If you own a rental property, fairness and accessibility are key when renting to disabled tenants. Here’s an overview of what every landlord needs to know.
The Fair Housing Act of 1968 and the Fair Housing Amendments Act of 1988 prohibit discrimination for, among other things, disabilities. Disabilities include impairments in mobility, hearing, vision, and mental capacity. Alcoholism (if the person is being treated), and HIV/AIDS also fall under the category of disability. This means landlords may not advertise in a way that discourages those with physical or mental impairments from applying. Landlords also are prohibited from discriminating in the terms of the lease agreement. In an interview or during the application process, landlords are prohibited from asking about any disabilities or asking to see medical records.
Reasonable and accessible accommodations must be made for the disabled. This could mean providing accessible parking, allowing a service animal, changing door and faucet handles, and making policy exceptions. Landlords do not have to make unreasonably expensive modifications that could affect their ability to lease their property in the future. However, they must allow disabled tenants to make reasonable changes at the tenant’s expense if the change can be shown to be directly pertinent to the impairment. The landlord can require that the modifications be restored to the original state after the tenant leaves. For example, a wheelchair-bound tenant may have counters lowered, but the landlord can require their restoration at the end of the lease.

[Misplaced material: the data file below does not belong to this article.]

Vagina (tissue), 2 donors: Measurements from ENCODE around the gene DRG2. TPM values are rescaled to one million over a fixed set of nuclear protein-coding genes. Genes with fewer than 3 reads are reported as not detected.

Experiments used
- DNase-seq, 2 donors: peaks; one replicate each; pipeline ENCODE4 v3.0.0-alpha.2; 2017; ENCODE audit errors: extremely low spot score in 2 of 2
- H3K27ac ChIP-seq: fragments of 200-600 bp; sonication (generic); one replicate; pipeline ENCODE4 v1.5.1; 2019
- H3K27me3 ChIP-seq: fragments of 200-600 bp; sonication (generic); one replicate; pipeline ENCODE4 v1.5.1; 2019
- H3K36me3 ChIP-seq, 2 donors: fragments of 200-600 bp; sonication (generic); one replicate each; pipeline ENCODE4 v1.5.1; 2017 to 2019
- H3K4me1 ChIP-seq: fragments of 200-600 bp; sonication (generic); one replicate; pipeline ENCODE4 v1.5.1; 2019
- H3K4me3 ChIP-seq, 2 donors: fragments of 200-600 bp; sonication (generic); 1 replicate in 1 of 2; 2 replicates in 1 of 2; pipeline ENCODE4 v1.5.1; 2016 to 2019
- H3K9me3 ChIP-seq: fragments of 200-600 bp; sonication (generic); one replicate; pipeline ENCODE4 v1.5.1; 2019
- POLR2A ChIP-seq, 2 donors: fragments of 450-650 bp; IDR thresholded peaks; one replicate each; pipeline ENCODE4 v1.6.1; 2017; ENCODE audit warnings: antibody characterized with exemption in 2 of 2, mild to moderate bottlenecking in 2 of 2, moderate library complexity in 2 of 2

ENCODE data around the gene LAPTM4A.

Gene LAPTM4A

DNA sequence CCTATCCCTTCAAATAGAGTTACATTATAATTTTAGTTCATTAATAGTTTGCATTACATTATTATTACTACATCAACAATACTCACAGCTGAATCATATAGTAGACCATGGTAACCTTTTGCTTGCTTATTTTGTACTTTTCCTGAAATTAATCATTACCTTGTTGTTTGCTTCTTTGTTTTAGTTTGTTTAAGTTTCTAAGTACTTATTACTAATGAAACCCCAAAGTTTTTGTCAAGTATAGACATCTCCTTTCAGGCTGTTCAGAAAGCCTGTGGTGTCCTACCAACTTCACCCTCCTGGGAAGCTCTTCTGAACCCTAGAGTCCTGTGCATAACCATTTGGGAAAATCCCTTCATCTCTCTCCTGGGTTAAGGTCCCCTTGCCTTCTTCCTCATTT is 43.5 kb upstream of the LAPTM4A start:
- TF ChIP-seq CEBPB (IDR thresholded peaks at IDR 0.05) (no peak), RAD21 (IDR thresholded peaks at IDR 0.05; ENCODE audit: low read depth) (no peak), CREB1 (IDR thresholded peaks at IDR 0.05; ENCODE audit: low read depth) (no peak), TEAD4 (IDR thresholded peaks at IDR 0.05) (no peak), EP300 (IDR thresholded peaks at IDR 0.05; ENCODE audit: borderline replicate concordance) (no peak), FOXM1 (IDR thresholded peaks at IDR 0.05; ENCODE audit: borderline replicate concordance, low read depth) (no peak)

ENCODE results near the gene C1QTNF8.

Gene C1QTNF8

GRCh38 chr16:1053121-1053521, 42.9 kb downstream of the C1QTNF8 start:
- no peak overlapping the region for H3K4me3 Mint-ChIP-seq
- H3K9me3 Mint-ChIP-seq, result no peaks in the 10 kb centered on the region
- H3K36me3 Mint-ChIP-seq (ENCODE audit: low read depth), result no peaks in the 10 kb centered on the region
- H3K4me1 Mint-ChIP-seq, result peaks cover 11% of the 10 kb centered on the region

Being proactive about making physical accommodations builds goodwill and may even make a property more marketable in the future. Installing pedestal sinks and raised toilets in bathrooms, and adding alarms that can be activated with a remote are all relatively affordable and add value.